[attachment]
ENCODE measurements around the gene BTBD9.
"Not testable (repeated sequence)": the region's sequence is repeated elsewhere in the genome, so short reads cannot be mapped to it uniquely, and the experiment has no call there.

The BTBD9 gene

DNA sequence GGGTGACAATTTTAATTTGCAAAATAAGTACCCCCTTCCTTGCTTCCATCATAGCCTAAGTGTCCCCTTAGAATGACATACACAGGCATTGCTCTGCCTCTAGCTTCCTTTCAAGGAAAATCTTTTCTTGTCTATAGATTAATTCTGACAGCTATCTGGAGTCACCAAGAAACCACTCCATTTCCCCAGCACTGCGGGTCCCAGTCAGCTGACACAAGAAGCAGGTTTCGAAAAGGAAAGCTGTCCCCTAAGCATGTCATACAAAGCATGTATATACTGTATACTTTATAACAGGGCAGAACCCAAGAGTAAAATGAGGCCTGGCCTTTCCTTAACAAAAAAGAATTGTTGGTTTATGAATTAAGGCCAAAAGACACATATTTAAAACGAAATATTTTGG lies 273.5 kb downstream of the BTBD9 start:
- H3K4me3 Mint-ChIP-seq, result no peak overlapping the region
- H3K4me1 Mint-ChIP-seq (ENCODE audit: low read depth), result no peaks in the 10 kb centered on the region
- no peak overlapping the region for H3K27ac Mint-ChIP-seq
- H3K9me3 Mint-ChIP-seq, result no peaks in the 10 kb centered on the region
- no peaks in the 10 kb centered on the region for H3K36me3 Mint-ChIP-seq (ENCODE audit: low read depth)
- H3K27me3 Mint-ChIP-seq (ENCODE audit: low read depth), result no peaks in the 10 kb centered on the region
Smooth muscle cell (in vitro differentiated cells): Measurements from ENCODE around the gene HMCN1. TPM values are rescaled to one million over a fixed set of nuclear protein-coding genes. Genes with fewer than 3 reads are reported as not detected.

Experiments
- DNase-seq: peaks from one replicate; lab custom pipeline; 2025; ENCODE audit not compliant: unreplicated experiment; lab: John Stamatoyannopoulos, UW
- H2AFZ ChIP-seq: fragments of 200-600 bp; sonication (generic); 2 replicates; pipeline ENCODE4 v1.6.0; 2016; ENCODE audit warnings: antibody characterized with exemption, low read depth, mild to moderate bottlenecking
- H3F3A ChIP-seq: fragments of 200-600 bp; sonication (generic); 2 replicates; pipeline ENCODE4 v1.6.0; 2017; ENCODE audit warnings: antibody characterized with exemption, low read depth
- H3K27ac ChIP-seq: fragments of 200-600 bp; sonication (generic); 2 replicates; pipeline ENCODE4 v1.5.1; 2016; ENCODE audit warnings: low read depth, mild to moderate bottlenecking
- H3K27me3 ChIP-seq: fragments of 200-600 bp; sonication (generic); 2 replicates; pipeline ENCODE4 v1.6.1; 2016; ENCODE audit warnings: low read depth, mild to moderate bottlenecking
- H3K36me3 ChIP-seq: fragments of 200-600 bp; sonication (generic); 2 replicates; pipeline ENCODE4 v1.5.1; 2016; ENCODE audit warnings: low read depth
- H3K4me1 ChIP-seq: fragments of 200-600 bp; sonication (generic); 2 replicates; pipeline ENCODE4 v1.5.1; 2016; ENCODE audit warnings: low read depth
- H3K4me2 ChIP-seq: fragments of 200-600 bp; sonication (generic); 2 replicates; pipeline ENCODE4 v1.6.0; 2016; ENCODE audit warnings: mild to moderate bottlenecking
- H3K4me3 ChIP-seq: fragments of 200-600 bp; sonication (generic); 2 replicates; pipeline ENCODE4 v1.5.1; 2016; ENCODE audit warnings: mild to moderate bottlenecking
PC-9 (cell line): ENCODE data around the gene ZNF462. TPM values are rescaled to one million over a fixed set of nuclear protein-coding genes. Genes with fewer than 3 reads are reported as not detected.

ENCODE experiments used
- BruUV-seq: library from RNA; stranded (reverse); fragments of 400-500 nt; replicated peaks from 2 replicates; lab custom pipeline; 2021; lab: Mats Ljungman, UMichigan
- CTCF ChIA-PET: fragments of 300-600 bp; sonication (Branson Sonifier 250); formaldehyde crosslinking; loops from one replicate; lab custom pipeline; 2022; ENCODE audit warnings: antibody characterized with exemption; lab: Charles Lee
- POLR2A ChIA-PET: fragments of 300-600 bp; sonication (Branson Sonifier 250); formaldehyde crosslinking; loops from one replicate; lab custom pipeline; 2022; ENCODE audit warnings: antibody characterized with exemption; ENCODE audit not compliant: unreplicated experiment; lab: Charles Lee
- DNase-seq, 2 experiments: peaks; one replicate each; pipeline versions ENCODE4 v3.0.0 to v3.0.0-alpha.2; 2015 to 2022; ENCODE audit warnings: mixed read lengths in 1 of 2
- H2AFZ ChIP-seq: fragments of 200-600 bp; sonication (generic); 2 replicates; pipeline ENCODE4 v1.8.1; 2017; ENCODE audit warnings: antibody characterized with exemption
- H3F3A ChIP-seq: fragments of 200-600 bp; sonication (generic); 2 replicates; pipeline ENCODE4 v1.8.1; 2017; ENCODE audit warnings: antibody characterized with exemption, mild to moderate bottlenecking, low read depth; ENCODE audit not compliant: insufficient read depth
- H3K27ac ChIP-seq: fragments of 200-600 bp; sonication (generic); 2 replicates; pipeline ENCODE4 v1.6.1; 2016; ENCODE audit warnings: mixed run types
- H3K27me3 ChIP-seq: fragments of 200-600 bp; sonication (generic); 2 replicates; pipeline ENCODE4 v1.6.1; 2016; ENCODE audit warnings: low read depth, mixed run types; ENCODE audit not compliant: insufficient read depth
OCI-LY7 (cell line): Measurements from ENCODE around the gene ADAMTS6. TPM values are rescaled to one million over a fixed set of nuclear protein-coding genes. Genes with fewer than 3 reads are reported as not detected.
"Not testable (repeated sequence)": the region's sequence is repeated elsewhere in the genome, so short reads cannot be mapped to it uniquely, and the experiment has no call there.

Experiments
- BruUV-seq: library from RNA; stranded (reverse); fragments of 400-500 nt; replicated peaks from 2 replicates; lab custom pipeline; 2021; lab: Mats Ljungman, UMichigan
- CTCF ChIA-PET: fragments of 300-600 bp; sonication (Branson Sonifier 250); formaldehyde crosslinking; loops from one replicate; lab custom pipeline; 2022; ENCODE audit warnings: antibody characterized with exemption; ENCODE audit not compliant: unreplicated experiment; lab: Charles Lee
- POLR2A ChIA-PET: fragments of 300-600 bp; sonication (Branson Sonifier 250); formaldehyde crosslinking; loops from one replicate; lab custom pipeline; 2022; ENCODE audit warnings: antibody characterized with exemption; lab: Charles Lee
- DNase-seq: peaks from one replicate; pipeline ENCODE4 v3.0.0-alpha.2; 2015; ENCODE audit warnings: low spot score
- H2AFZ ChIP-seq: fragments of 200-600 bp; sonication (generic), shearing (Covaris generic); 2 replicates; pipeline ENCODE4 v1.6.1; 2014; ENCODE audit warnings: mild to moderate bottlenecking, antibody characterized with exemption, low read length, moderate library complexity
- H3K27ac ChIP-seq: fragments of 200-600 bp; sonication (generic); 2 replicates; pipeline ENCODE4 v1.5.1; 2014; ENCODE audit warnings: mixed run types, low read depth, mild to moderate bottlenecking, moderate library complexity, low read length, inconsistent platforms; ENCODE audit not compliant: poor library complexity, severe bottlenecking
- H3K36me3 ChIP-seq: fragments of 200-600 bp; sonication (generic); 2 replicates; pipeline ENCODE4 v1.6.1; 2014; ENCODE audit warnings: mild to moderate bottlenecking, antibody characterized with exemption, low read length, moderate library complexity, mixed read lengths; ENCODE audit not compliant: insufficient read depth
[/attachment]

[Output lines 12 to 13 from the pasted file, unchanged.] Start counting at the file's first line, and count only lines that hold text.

Experiments
- DNase-seq: peaks from one replicate; lab custom pipeline; 2025; ENCODE audit not compliant: unreplicated experiment; lab: John Stamatoyannopoulos, UW